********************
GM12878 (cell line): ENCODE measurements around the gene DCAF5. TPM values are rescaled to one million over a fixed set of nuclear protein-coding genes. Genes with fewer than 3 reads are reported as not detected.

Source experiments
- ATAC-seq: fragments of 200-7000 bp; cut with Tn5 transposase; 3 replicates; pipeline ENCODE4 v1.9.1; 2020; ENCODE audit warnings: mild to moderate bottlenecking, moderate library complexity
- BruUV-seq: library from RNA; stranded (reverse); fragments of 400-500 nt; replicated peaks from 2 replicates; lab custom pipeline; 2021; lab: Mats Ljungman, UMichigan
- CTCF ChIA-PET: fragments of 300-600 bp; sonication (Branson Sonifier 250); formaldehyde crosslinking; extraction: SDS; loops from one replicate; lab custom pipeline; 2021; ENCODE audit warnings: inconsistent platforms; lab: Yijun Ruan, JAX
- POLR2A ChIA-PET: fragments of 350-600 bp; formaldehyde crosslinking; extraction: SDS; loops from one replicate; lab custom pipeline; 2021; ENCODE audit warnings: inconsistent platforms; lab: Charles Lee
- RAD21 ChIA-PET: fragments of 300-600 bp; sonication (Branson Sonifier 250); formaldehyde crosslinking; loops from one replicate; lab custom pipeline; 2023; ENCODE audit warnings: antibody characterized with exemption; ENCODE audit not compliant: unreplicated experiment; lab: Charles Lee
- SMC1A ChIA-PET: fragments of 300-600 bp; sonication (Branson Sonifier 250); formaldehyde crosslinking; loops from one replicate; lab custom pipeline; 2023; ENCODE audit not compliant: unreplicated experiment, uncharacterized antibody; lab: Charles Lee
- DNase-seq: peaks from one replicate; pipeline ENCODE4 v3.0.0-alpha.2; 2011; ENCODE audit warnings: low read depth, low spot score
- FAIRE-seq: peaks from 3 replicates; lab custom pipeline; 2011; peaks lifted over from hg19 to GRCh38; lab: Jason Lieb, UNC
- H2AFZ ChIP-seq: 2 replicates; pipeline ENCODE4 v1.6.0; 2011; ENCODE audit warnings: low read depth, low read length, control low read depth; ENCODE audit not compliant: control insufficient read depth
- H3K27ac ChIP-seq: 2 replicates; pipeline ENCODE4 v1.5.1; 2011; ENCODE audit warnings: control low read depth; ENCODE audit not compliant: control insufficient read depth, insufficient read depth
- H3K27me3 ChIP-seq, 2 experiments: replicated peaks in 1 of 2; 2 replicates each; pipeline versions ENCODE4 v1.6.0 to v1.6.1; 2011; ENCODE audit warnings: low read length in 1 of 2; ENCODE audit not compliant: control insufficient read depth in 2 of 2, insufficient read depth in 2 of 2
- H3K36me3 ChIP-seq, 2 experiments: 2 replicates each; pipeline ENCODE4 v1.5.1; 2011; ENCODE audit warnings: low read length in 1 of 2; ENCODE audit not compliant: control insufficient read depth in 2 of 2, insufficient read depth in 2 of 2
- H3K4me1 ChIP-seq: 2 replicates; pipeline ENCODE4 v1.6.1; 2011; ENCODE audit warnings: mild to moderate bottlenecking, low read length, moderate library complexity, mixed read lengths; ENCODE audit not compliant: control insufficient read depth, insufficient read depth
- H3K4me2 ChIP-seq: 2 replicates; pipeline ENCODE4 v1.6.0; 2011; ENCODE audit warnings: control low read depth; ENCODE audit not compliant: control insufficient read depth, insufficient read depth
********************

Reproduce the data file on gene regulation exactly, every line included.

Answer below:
GM12878 (cell line): ENCODE measurements around the gene DCAF5. TPM values are rescaled to one million over a fixed set of nuclear protein-coding genes. Genes with fewer than 3 reads are reported as not detected.

Source experiments
- ATAC-seq: fragments of 200-7000 bp; cut with Tn5 transposase; 3 replicates; pipeline ENCODE4 v1.9.1; 2020; ENCODE audit warnings: mild to moderate bottlenecking, moderate library complexity
- BruUV-seq: library from RNA; stranded (reverse); fragments of 400-500 nt; replicated peaks from 2 replicates; lab custom pipeline; 2021; lab: Mats Ljungman, UMichigan
- CTCF ChIA-PET: fragments of 300-600 bp; sonication (Branson Sonifier 250); formaldehyde crosslinking; extraction: SDS; loops from one replicate; lab custom pipeline; 2021; ENCODE audit warnings: inconsistent platforms; lab: Yijun Ruan, JAX
- POLR2A ChIA-PET: fragments of 350-600 bp; formaldehyde crosslinking; extraction: SDS; loops from one replicate; lab custom pipeline; 2021; ENCODE audit warnings: inconsistent platforms; lab: Charles Lee
- RAD21 ChIA-PET: fragments of 300-600 bp; sonication (Branson Sonifier 250); formaldehyde crosslinking; loops from one replicate; lab custom pipeline; 2023; ENCODE audit warnings: antibody characterized with exemption; ENCODE audit not compliant: unreplicated experiment; lab: Charles Lee
- SMC1A ChIA-PET: fragments of 300-600 bp; sonication (Branson Sonifier 250); formaldehyde crosslinking; loops from one replicate; lab custom pipeline; 2023; ENCODE audit not compliant: unreplicated experiment, uncharacterized antibody; lab: Charles Lee
- DNase-seq: peaks from one replicate; pipeline ENCODE4 v3.0.0-alpha.2; 2011; ENCODE audit warnings: low read depth, low spot score
- FAIRE-seq: peaks from 3 replicates; lab custom pipeline; 2011; peaks lifted over from hg19 to GRCh38; lab: Jason Lieb, UNC
- H2AFZ ChIP-seq: 2 replicates; pipeline ENCODE4 v1.6.0; 2011; ENCODE audit warnings: low read depth, low read length, control low read depth; ENCODE audit not compliant: control insufficient read depth
- H3K27ac ChIP-seq: 2 replicates; pipeline ENCODE4 v1.5.1; 2011; ENCODE audit warnings: control low read depth; ENCODE audit not compliant: control insufficient read depth, insufficient read depth
- H3K27me3 ChIP-seq, 2 experiments: replicated peaks in 1 of 2; 2 replicates each; pipeline versions ENCODE4 v1.6.0 to v1.6.1; 2011; ENCODE audit warnings: low read length in 1 of 2; ENCODE audit not compliant: control insufficient read depth in 2 of 2, insufficient read depth in 2 of 2
- H3K36me3 ChIP-seq, 2 experiments: 2 replicates each; pipeline ENCODE4 v1.5.1; 2011; ENCODE audit warnings: low read length in 1 of 2; ENCODE audit not compliant: control insufficient read depth in 2 of 2, insufficient read depth in 2 of 2
- H3K4me1 ChIP-seq: 2 replicates; pipeline ENCODE4 v1.6.1; 2011; ENCODE audit warnings: mild to moderate bottlenecking, low read length, moderate library complexity, mixed read lengths; ENCODE audit not compliant: control insufficient read depth, insufficient read depth
- H3K4me2 ChIP-seq: 2 replicates; pipeline ENCODE4 v1.6.0; 2011; ENCODE audit warnings: control low read depth; ENCODE audit not compliant: control insufficient read depth, insufficient read depth